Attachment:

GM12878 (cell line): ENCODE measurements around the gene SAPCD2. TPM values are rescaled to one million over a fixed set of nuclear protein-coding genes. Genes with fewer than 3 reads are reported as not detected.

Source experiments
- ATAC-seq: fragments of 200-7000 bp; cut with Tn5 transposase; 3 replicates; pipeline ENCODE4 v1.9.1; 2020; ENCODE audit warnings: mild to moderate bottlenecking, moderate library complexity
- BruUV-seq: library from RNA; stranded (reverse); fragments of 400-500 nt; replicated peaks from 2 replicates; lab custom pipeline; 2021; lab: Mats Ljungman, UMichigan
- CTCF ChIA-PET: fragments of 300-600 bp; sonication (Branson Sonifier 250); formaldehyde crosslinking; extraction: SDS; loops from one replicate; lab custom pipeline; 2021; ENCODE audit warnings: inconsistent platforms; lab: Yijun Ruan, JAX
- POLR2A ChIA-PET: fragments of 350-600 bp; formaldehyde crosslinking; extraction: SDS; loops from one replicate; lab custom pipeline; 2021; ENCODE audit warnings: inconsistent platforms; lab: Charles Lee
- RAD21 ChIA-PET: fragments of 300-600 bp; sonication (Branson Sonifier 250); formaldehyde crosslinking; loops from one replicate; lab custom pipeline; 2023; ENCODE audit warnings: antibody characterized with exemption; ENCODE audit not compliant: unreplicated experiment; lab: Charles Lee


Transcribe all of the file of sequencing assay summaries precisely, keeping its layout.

GM12878 (cell line): ENCODE measurements around the gene SAPCD2. TPM values are rescaled to one million over a fixed set of nuclear protein-coding genes. Genes with fewer than 3 reads are reported as not detected.

Source experiments
- ATAC-seq: fragments of 200-7000 bp; cut with Tn5 transposase; 3 replicates; pipeline ENCODE4 v1.9.1; 2020; ENCODE audit warnings: mild to moderate bottlenecking, moderate library complexity
- BruUV-seq: library from RNA; stranded (reverse); fragments of 400-500 nt; replicated peaks from 2 replicates; lab custom pipeline; 2021; lab: Mats Ljungman, UMichigan
- CTCF ChIA-PET: fragments of 300-600 bp; sonication (Branson Sonifier 250); formaldehyde crosslinking; extraction: SDS; loops from one replicate; lab custom pipeline; 2021; ENCODE audit warnings: inconsistent platforms; lab: Yijun Ruan, JAX
- POLR2A ChIA-PET: fragments of 350-600 bp; formaldehyde crosslinking; extraction: SDS; loops from one replicate; lab custom pipeline; 2021; ENCODE audit warnings: inconsistent platforms; lab: Charles Lee
- RAD21 ChIA-PET: fragments of 300-600 bp; sonication (Branson Sonifier 250); formaldehyde crosslinking; loops from one replicate; lab custom pipeline; 2023; ENCODE audit warnings: antibody characterized with exemption; ENCODE audit not compliant: unreplicated experiment; lab: Charles Lee